|1||Santiago, Chile||Guided tour of Santiago|
|2||Embarkation Ushuaia||Fly to Ushuaia, Catamaran cruise on Beagle Channel|
|3||At Sea||The Drake Passage|
|4 - 9||Antarctic Peninsula||Gentoo, Adelie & chinstrap penguins, seals and dramatic scenery|
|10 - 11||At Sea||Southern Ocean|
|12 - 16||South Georgia||Millions of penguins, hundreds of thousands seals with a magnificent backdrop of snow-capped mountains|
|17-18||At Sea||Albatross, prions, shearwaters and whales|
|19 - 20||Falkland Islands||Four species of penguins, black-browed albatross, numerous bird species and dramatic Falklands scenery|
|21||At Sea||Beagle Channel|
|22||Ushuaia, Argentina||Farewell your fellow expeditioners and fly to Santiago|
National Geographic Orion is a modern, elegant ship with an intimate ambiance. The window-lined main lounge and library offer spectacular views while the expedition community are gathered each evening for cocktails and a recap of the day’s activities. High atop the vessel, the cosy observation lounge is ideal for taking in the 270º views, or you might choose to brave the outdoor bar (with ambient heaters) on the same deck. The 53 cabins accommodate 102 guests and all are exterior, with most featuring picture windows that connect you with the Antarctic landscape. Built in Germany in 2003 and engineered for maximum safety and comfort, Orion is ice-strengthened and has the latest technology, including large retractable stabilisers, sonar and radar. Its fleet of 14 Zodiacs ensures quick disembarkation and offers the ideal transport for up-close exploration.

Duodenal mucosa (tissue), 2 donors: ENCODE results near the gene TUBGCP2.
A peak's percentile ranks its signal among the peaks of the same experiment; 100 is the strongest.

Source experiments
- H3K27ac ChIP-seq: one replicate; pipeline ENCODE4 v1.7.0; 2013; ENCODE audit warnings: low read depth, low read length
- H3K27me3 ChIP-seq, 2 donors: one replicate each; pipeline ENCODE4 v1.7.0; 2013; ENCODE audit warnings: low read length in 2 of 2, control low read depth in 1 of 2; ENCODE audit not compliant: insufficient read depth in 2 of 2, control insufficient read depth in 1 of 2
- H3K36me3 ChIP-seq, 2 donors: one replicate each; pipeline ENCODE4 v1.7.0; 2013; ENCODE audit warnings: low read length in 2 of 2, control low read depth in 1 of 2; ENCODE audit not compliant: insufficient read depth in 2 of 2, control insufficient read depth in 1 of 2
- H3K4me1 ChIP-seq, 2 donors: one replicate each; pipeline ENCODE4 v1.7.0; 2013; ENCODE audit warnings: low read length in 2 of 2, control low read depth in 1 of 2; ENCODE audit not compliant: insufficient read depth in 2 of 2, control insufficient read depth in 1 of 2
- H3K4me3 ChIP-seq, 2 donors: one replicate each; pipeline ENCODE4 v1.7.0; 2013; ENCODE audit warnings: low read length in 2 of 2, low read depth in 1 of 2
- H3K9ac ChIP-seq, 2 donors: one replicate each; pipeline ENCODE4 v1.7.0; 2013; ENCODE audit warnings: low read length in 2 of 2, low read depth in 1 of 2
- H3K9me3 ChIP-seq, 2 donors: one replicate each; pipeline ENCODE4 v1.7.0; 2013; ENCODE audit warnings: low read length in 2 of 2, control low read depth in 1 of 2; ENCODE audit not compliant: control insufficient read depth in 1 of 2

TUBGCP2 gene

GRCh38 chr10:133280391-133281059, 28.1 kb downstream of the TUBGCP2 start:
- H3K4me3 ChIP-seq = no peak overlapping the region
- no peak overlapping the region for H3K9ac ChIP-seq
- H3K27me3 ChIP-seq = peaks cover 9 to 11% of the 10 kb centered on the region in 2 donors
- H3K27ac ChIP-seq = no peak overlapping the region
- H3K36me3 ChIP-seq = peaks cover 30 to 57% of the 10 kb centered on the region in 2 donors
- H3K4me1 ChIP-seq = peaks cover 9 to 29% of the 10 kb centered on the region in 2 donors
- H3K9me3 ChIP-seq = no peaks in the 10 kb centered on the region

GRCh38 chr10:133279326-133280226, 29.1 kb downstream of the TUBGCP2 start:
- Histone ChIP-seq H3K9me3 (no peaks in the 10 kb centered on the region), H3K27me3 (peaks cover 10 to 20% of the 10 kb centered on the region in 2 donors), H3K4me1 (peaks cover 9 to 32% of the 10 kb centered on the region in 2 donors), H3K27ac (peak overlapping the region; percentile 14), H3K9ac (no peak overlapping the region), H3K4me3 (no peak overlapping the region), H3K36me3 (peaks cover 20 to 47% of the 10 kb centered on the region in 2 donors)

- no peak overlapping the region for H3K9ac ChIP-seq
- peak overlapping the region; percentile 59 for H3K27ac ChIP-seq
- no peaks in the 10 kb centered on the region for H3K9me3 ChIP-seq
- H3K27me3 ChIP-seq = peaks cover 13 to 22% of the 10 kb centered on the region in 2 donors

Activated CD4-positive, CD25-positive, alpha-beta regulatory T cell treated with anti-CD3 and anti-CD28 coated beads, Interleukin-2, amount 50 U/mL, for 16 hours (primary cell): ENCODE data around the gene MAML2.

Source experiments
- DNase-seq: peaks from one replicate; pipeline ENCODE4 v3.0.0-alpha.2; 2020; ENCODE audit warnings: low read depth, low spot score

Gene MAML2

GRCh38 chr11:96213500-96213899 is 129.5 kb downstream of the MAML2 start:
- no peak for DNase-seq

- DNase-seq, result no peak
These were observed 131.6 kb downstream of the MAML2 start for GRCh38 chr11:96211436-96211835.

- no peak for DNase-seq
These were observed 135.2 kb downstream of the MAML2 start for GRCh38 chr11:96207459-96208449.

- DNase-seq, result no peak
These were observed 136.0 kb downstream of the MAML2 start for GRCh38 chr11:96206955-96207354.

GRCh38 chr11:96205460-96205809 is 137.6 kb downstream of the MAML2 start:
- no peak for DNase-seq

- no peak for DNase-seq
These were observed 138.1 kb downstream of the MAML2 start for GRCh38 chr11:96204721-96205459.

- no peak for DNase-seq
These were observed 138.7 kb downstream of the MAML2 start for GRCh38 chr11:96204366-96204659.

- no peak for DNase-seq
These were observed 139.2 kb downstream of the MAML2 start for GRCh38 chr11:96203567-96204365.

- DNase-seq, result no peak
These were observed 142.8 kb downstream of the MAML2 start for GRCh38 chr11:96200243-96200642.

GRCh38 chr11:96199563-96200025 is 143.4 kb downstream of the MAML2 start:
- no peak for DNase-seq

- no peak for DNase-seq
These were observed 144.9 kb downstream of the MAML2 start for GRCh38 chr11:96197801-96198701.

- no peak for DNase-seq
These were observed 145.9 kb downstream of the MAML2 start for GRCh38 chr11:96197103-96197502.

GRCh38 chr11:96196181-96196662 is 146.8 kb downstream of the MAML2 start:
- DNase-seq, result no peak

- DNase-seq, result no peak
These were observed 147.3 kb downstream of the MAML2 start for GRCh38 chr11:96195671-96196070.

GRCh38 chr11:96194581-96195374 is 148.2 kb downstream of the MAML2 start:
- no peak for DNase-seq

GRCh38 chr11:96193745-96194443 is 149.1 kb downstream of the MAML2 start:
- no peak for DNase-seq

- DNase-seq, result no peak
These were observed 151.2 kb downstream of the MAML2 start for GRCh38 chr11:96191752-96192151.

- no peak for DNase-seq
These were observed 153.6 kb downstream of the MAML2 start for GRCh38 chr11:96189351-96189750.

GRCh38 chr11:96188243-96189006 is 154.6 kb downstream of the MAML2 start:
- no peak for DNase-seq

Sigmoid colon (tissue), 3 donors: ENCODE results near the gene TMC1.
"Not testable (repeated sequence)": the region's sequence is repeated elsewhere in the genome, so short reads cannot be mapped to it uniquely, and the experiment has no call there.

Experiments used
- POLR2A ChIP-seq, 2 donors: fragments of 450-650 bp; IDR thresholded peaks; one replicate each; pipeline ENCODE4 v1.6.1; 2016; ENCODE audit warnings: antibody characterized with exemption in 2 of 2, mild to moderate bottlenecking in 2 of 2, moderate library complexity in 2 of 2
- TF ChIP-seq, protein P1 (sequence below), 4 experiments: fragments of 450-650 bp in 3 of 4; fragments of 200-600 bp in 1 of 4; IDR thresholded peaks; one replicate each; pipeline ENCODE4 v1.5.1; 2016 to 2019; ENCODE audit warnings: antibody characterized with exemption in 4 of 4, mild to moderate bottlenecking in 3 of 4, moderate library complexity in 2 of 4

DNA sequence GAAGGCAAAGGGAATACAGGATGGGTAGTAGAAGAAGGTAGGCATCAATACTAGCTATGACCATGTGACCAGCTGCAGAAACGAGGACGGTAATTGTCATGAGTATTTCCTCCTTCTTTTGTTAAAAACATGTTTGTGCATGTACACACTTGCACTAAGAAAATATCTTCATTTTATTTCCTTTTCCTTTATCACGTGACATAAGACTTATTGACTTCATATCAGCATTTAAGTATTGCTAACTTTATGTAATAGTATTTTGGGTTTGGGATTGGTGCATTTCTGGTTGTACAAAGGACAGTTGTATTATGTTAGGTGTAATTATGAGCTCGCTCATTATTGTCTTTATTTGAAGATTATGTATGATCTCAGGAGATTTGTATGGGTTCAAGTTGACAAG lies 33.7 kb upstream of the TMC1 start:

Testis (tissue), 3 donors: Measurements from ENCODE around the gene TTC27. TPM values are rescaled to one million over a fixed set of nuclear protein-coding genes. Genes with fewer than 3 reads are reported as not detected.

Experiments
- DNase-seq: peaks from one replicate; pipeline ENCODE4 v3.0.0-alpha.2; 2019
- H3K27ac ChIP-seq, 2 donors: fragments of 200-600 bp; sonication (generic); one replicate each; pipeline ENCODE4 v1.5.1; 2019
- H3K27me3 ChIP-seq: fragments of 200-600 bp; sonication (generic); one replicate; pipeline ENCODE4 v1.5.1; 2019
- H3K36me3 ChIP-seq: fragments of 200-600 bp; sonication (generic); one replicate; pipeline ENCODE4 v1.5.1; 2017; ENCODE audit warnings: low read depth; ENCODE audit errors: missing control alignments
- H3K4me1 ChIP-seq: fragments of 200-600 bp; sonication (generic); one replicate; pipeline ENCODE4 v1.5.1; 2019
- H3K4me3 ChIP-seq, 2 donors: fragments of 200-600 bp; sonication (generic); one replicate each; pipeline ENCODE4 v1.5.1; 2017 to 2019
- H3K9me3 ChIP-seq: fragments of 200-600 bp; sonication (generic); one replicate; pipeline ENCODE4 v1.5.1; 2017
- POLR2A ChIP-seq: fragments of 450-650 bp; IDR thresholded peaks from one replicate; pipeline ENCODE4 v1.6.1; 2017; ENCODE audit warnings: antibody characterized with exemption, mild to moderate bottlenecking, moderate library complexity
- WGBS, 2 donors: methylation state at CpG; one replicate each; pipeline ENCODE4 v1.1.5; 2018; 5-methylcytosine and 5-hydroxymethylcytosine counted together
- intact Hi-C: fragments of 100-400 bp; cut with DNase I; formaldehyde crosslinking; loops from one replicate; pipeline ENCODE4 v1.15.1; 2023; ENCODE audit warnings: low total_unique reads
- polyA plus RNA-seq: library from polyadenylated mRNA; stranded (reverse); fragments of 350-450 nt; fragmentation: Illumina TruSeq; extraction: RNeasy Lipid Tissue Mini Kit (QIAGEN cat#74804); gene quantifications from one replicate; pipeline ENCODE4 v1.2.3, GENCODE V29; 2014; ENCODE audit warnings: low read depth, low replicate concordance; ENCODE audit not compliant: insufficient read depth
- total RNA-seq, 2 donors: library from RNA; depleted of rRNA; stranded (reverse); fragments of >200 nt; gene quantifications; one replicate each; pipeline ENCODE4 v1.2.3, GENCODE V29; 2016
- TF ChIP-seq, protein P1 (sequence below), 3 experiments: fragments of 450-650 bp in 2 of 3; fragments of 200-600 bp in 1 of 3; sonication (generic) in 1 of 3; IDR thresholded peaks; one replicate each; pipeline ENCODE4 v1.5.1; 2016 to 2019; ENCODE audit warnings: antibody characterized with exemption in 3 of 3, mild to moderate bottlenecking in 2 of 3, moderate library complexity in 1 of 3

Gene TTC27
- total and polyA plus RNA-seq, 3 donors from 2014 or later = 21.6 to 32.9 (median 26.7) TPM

Check in to the fine Hotel Santiago by Mandarin (or similar), centrally located in Santiago, and have the morning to relax. Santiago is nearly completely surrounded by the Andes, which form an inspiring backdrop to your afternoon guided tour of this vibrant city. Explore the Plaza de Armas, the main square, and nearby Presidential Palace, enjoying wonderful views from the many hills that dot the city. In the early evening we gather for an informal reception and a drink at the hotel.
In the morning fly from Santiago to Ushuaia. The National Geographic charter flight is at an additional cost. Alternatively you can book a regular domestic flight. Please contact us regarding what your preferred option is.